And so I know that the arachnophobes have already all gone...

However, spider web aficionados, all seven of you, can enjoy the following two photos of our resident orb-weaver's magnificent work, captured this Easter Monday morning as it's perfectly sprinkled with fog's micro dew drops.

Our front garden is heaven for orb weavers, as the distance between the street tree and the roof of our verandah is about 6 metres, I'd guess. That's nothing for a confident orb-weaver to span. Beneath that main span of silk, its superb web, which is about 1.5 metres in diameter, wafts above our thick jungle of groundcover wattle bush, where no humans set foot. So, once built, a web can last for several days, until a bad storm brings it down or a goofy bird flies into it, leaving gaping holes which are then repaired overnight.

The web is incredibly strong, like a ship's sail. There was a slowly waking morning breeze as I took these photos, and the web acted like a pair of lungs, breathing in and out as the wind blew it back and forth in a steady, slow rhythm.

Where's the spider? Hiding in the bushes. It does its insect hunting at night, helped greatly in this task by the street lamp outside, and our house lights, too. By morning Mr or Mrs Scary-to-Arachnophobes (and insects) is not to be seen.

It's one of the pleasures of gardening, sharing it with all creatures great and small. And both Pam and I often marvel at the cleverness and beauty of spider webs. These large orb-weaver webs are the cathedrals of spider-dom, but all their creations show how nature gives each and every creature its own special talent that helps it to thrive and survive. The main thing the rest of nature asks of we gardeners is to let them be, as much as possible. Just stand back and admire by all means, but live and let live if you can.

Friday, April 3, 2015

Easter break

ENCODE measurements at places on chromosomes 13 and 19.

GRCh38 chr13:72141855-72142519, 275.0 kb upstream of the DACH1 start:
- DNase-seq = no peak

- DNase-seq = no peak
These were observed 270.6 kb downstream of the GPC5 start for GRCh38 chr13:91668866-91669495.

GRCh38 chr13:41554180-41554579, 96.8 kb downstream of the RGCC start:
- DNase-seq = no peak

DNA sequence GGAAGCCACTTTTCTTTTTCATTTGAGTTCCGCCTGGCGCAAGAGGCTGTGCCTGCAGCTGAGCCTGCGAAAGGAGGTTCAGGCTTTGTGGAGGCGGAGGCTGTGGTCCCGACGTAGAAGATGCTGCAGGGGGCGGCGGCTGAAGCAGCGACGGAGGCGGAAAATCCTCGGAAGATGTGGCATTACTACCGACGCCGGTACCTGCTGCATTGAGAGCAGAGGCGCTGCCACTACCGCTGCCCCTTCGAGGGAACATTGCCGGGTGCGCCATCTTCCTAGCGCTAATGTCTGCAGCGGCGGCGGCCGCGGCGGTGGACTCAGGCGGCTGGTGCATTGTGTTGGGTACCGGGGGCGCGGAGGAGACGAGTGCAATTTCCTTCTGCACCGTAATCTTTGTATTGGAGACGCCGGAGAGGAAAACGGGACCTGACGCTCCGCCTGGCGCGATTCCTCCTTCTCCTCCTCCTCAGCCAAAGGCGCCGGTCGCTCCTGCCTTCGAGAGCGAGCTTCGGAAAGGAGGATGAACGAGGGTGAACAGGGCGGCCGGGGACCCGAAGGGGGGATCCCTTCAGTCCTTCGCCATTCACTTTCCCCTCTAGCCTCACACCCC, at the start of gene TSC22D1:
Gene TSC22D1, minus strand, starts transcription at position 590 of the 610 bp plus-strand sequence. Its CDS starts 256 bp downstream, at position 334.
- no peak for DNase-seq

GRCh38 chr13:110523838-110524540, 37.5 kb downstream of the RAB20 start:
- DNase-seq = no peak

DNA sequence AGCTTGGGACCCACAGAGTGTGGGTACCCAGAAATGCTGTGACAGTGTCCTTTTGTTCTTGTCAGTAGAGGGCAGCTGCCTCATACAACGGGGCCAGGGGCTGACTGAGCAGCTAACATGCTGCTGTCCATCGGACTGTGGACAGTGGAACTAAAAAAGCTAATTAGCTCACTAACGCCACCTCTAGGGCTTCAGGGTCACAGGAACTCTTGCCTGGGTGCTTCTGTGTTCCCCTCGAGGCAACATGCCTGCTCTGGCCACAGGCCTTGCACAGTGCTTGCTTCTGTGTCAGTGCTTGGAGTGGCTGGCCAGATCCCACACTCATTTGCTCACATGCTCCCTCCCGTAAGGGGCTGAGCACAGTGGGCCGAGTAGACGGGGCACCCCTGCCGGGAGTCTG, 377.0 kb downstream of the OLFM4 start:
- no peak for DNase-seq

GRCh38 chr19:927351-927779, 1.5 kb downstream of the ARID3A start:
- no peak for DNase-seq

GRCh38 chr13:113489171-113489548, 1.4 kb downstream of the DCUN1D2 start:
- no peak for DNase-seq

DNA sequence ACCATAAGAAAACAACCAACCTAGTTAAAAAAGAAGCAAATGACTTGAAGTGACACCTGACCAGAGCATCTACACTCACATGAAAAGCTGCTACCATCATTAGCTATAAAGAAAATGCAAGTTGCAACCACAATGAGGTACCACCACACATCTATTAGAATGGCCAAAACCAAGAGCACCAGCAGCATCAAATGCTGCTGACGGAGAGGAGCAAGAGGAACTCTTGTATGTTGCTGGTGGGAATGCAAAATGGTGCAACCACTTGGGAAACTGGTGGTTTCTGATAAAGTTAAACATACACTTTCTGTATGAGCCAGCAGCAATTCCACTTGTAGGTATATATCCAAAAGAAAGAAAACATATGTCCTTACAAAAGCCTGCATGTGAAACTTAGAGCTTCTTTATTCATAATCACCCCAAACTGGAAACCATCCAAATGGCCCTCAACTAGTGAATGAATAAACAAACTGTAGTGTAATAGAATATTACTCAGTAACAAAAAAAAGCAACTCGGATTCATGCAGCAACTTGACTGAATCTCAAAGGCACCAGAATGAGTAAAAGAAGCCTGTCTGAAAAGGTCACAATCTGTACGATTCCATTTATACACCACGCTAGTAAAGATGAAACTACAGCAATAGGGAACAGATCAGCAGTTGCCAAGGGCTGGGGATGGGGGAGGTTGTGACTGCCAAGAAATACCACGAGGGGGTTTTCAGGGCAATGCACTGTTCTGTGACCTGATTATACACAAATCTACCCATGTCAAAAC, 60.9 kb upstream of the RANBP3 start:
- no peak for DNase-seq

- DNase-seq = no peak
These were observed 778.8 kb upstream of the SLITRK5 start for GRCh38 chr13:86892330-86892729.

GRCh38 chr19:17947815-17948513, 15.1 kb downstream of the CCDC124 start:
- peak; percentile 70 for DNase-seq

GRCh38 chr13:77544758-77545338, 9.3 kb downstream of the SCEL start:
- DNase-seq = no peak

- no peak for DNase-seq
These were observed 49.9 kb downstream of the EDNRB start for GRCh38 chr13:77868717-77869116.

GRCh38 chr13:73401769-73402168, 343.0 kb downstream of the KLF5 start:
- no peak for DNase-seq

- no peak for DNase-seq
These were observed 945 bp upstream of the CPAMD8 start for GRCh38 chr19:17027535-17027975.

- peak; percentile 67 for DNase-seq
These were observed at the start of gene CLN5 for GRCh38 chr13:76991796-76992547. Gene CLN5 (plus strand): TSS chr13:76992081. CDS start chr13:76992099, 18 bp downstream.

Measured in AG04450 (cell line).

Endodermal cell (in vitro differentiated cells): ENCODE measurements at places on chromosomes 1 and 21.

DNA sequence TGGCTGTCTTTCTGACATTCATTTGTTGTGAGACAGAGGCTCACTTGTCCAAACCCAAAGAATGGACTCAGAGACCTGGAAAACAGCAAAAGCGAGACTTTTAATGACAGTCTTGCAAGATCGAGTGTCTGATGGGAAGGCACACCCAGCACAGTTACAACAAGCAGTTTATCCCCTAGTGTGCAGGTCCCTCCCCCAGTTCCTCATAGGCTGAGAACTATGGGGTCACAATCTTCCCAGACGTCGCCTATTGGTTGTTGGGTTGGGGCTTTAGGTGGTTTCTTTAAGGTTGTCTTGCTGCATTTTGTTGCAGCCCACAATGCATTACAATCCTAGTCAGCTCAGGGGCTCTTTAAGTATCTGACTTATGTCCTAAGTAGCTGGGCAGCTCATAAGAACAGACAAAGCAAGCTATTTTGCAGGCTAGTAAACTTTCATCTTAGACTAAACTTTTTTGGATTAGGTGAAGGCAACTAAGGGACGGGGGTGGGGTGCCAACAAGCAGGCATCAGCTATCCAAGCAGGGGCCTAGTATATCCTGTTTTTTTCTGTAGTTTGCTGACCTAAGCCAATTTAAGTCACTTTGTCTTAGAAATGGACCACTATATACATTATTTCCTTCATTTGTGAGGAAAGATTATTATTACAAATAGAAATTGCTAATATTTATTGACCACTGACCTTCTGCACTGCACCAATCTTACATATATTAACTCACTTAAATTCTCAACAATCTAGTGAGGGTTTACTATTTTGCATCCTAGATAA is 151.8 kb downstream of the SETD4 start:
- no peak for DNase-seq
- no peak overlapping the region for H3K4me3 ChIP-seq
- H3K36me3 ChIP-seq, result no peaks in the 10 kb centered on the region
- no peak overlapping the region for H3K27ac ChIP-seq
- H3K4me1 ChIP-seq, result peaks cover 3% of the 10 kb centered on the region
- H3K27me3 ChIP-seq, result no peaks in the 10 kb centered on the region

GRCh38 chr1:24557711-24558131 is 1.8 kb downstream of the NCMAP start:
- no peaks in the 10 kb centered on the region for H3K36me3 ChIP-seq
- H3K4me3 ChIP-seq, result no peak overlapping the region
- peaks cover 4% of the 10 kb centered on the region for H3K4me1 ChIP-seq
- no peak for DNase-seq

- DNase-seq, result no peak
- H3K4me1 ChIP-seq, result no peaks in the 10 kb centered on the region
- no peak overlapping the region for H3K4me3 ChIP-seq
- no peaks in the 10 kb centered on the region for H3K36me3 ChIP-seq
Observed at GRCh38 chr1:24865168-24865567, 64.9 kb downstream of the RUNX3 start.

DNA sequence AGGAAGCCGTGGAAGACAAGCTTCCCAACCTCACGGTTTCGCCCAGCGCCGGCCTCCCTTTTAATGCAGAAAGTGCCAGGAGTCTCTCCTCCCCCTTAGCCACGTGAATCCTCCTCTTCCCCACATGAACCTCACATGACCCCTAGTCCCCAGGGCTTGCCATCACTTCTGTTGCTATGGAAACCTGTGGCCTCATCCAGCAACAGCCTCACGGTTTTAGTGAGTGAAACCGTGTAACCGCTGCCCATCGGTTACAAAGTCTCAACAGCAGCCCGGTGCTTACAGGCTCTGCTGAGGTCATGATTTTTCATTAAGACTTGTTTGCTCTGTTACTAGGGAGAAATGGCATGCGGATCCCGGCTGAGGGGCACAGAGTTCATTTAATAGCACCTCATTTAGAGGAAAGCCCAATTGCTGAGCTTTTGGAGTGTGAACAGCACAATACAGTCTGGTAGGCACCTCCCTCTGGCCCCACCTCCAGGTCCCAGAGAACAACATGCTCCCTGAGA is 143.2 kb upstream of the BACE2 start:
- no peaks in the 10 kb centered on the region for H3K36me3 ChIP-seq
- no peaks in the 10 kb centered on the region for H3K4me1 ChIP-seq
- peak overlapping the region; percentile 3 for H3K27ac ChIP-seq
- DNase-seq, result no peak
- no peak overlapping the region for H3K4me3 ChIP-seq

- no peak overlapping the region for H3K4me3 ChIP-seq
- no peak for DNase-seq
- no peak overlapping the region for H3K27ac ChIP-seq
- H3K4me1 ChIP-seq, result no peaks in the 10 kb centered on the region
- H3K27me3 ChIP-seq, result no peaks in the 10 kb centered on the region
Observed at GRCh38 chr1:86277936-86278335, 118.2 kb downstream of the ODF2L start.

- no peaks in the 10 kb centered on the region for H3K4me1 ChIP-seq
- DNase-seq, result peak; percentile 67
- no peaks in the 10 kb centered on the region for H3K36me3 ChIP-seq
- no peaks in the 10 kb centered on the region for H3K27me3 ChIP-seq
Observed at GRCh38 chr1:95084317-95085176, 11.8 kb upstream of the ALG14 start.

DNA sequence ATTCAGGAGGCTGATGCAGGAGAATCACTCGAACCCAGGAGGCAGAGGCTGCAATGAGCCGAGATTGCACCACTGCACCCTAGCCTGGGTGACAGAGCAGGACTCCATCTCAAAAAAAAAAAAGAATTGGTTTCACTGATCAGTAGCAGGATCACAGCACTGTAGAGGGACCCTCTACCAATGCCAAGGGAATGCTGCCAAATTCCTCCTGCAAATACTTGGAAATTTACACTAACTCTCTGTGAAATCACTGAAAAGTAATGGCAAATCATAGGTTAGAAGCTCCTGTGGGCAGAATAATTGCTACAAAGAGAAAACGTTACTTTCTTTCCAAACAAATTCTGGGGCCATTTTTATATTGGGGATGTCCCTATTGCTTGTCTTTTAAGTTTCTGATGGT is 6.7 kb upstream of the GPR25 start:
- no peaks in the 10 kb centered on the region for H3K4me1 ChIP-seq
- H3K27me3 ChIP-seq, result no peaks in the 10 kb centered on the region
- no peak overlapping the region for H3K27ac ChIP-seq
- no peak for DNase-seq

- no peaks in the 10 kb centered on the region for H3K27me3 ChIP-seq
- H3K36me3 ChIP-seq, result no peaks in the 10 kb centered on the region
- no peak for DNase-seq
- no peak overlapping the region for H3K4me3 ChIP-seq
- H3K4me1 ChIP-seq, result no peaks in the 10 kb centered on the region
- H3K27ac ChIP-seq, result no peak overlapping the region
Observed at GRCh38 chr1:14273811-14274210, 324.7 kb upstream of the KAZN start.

Blink and you'll miss it. I was surprised to discover that it's been more than a month since I last updated this blog. Nothing to say all March, but now it's Easter I'm back from a blogging holiday I never knew I'd taken.

It's a gently wet morning this Good Friday, and I do love the way our garden looks when the rain is no more than mere drizzle. We do have a problem with harsh light here in Australia. I'm always taking my blog photos in the mornings and evenings, when the light isn't quite so dazzling, glary bright. However, on wet mornings like today's it's so easy to take photos and enjoy a different set of colours.

And so I felt a Panorama coming on! Here it is (click onto the photo and it should come up bigger). 

The Spanish moss is owning the grevillea now, such a scene
stealer of a thing. In the central foreground the Serrano chilli
bush is at its crimson peak, covered in red zingers. And the
equally red geraniums on the right just keep plugging away.

Here's those Serranos up close. Great chillies,
too. They rate around 7 on a 10 point scale of
heat, which means they pack a punch but are
not homicidal. They also happen to be a very
lovely shape and a beautiful red when ripe.

And so I hope everyone reading this blog has a lovely Easter. Here in sunny Sydney the forecast is actually for four days of showers and cooler weather but I don't hear a lot of complaining. The warmth of summer has lasted all through March and only said farewell on Thursday.

I have a few interesting little gardening experiments on the go, based on growing things I bought at the supermarket. It's still a bit early to announce the experiments as a success, but I do think my little garden blogging holiday is over, so I'll be back sooner, rather than later.